Labourspace: great idea, awful execution

Relaunched* (presumably?) at the weekend’s Spring Conference, LabourSpace.com is the Labour Party’s campaign-based social network. Ed Miliband’s welcome message calls it ‘the place where those of us who share Labour’s values come to discuss how we want to make Britain a better place to live.’ There’s much to like about it, but they get some things stunningly wrong.

As the name suggests, MySpace is the role model. You’ve got pictorial lists of friends campaign supporters, and a campaign blog (with comments, but without RSS). There’s a simple one-click process to support or oppose the campaign in question, as well as a curious ‘revoke’ option (?). But it’s the addition of the pro-active viral aspects which make it interesting. The campaign’s ‘top recruiter’ gets their picture on the campaign profile, and there’s a competitive element to the site, based on the number of supporters recruited each monthly (?) ’round’. There’s a big button to ‘email a newspaper about this campaign’. And there’s an ‘email a friend’ option too.

But, er, hang on. The ‘email a friend’ option wants me to supply the username and password for my personal email account? Are they serious? I imagine they want to scour my address book for people I might want to spam about my campaign… but come on guys, did you miss the recent news stories about data security?

That’s far from the only downside. There’s very little explanation of how the site actually works, apart from a Flash movie on the homepage (which nobody will sit through)… not even an ‘About’ page. The registration process is very intrusive, with address and postcode mandatory. You need to be a registered member to do almost anything, including comment on the blogs. They’ve given zero thought to SEO, judging by the lack of sensible page titles or URLs – and frankly, it looks a bit ugly.

Plus, I don’t believe ‘bringing your campaign to the attention of senior Labour politicians’ constitutes an adequate ‘prize’. If Labourspace is going to get any kind of traction, senior Labour politicians will have to take notice of it regardless. (See ConservativeHome, for example.) Offering attention as a prize doesn’t bode well.

This site could have been absolutely fantastic: e-petitions taken to the next level. But they’ve gone out of their way to make it difficult to engage with. With David Cameron talking today about making it easier and less onerous for people to connect with his party, this seems completely the wrong approach.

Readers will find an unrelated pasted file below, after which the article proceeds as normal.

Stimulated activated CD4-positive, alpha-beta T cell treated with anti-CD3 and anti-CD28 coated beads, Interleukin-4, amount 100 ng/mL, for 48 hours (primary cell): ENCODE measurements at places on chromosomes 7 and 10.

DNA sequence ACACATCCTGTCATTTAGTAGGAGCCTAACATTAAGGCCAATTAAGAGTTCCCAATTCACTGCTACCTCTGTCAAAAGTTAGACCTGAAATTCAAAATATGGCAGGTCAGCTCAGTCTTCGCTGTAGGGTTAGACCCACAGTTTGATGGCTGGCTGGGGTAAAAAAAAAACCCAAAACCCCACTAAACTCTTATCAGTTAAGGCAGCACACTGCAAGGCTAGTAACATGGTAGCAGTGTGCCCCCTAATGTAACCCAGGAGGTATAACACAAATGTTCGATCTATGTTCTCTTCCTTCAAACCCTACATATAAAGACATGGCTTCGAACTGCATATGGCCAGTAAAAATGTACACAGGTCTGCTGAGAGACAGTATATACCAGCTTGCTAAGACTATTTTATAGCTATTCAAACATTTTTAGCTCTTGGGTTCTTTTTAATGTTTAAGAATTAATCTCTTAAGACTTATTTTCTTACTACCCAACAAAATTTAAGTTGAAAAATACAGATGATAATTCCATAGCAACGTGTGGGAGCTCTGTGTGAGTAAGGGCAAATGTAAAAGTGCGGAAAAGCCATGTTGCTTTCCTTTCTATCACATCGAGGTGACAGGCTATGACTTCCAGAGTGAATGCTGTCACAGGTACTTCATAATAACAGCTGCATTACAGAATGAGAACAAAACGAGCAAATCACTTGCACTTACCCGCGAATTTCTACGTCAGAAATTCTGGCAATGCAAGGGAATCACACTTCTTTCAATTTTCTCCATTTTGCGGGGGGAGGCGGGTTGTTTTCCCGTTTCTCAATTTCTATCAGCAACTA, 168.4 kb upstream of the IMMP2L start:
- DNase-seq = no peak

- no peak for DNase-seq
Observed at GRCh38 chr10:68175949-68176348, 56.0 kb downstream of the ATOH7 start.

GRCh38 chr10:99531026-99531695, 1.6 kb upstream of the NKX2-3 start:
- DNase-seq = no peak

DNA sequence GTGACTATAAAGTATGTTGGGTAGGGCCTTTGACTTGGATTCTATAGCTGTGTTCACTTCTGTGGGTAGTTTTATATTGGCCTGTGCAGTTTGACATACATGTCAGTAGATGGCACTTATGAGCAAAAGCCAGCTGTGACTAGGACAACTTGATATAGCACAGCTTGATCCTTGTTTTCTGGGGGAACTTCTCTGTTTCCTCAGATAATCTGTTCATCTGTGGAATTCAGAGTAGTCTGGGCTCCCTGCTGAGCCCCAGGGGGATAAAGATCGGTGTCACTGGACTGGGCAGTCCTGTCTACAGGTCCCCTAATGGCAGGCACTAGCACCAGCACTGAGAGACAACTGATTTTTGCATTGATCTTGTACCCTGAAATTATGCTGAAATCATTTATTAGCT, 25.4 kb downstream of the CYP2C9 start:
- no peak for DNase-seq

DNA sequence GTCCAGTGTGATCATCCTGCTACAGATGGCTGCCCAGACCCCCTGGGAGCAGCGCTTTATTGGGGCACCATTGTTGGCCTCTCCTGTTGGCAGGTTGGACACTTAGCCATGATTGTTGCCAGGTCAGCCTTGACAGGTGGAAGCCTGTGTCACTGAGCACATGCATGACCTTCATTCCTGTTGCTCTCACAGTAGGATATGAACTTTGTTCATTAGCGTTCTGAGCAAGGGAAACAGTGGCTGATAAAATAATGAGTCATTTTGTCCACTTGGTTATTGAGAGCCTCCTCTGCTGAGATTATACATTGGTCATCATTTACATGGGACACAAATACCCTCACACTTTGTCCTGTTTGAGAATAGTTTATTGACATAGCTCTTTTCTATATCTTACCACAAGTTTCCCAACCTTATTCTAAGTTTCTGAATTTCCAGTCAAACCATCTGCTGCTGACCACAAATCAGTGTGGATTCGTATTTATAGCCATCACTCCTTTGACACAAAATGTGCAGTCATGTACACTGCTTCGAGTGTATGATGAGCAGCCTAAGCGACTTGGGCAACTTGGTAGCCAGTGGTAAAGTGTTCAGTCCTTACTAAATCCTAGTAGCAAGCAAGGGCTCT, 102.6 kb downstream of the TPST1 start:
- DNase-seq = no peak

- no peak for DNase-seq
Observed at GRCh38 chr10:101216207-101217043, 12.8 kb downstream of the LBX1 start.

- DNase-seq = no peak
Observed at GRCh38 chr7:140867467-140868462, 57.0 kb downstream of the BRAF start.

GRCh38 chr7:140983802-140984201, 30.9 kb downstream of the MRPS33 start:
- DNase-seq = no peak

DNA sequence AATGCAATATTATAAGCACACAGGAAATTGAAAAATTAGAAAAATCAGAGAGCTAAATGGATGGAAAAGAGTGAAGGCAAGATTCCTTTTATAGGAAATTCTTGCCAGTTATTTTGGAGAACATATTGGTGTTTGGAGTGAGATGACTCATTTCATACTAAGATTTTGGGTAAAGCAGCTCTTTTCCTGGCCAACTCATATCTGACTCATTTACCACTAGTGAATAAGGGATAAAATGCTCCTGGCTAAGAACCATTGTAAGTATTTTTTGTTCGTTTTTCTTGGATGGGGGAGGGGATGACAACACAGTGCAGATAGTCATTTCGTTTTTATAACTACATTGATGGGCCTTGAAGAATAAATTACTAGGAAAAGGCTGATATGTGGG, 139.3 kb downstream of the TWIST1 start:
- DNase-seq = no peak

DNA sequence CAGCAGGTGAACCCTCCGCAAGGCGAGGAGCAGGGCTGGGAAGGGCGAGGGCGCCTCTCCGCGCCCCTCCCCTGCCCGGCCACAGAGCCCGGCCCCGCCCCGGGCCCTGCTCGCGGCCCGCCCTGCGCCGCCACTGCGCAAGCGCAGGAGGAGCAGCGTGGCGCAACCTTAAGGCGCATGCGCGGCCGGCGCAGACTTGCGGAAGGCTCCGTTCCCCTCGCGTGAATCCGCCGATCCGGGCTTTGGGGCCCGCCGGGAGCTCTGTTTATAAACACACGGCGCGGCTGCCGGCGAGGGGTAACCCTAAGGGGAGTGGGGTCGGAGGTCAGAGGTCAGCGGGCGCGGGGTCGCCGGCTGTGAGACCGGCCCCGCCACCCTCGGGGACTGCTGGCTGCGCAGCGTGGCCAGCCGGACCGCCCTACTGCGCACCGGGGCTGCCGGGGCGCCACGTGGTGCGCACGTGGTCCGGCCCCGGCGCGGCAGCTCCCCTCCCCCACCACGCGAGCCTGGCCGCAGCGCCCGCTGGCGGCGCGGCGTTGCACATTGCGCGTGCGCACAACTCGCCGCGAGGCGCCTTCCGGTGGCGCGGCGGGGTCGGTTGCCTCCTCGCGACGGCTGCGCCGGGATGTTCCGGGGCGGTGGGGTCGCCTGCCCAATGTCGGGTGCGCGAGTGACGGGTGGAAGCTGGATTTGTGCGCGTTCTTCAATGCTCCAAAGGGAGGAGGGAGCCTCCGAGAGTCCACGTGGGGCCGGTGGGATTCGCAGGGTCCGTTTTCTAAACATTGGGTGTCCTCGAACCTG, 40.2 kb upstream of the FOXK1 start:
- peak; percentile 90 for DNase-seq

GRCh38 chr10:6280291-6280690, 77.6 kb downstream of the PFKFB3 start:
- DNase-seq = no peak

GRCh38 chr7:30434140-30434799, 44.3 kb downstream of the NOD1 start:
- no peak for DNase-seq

The Spring Conference date was known well in advance. So, what would I do with it?

  • Lose the ‘hand over your email password’ thing immediately. Unforgiveable.
  • Write a few pages telling me what the hell is going on. Dump the Flash intro.
  • Lose the Labour brand. Make me want to engage with the site, its community, its campaigns. Then let me be pleasantly surprised that it’s a Labour-backed initiative.
  • Don’t make everything ‘registered users only’. Encourage outsiders to participate.
  • Improve the design, and give campaign owners some freedom to design their own space.
  • If you’re going to do blogs, do them properly. RSS feeds would be a start.
  • Consider adding a spellcheck. It doesn’t give me great confidence in Labour’s education efforts if site members can’t spell.
  • Where’s the ability to take campaigns outside – to my own blog? my own Facebook profile?
  • Think about SEO. Start with proper page titles.
  • And clean up the source code: what’s with all the commented-out ‘lorem ipsum’ on the homepage?

Someone is eventually going to build the ultimate political campaigning platform. This could have been it. It isn’t.

*Update: sorry, just after I first posted this, I discovered it’s been around for a while. It looks like this is a relaunch rather than an initial launch, rebuilt on a new platform.

2 thoughts on “Labourspace: great idea, awful execution

  1. that is an absolutely vile effort. probably looked good to whoever commissioned it. how they still expect anyone to think someone’s listening to the few bothering on these countless ‘consultation’ sites – I just despair of Labour. do they think people are mugs?

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